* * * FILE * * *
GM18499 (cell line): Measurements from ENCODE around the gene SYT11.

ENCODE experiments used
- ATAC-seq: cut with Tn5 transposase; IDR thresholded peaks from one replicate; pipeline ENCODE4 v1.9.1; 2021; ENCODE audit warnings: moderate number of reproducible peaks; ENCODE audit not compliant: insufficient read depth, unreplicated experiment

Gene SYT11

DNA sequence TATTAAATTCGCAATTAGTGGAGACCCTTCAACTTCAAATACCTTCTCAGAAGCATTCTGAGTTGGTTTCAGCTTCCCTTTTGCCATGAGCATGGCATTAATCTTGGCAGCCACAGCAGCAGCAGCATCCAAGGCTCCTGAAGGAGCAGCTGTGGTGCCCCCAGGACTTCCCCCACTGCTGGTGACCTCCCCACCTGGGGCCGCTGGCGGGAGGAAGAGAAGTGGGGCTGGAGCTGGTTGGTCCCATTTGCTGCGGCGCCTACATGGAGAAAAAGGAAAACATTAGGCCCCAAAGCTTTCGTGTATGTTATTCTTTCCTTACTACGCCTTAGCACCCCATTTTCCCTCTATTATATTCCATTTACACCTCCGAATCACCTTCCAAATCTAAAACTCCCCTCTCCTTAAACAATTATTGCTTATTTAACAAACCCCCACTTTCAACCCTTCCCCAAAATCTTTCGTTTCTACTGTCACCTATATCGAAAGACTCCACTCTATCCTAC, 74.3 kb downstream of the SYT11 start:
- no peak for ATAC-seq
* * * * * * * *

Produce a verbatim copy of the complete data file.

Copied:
GM18499 (cell line): Measurements from ENCODE around the gene SYT11.

ENCODE experiments used
- ATAC-seq: cut with Tn5 transposase; IDR thresholded peaks from one replicate; pipeline ENCODE4 v1.9.1; 2021; ENCODE audit warnings: moderate number of reproducible peaks; ENCODE audit not compliant: insufficient read depth, unreplicated experiment

Gene SYT11

DNA sequence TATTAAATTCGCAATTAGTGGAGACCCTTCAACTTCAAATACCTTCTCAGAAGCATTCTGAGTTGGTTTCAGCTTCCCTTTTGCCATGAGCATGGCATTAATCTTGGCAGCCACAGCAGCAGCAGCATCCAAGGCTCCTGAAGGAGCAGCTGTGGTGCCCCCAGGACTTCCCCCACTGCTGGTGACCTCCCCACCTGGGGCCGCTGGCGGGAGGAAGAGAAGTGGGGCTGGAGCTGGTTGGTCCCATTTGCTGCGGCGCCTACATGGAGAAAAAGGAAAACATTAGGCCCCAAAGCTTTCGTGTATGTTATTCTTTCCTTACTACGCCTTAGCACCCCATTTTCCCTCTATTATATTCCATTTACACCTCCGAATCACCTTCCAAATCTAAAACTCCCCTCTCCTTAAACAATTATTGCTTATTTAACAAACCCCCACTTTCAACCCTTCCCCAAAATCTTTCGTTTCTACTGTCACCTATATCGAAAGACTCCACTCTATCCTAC, 74.3 kb downstream of the SYT11 start:
- no peak for ATAC-seq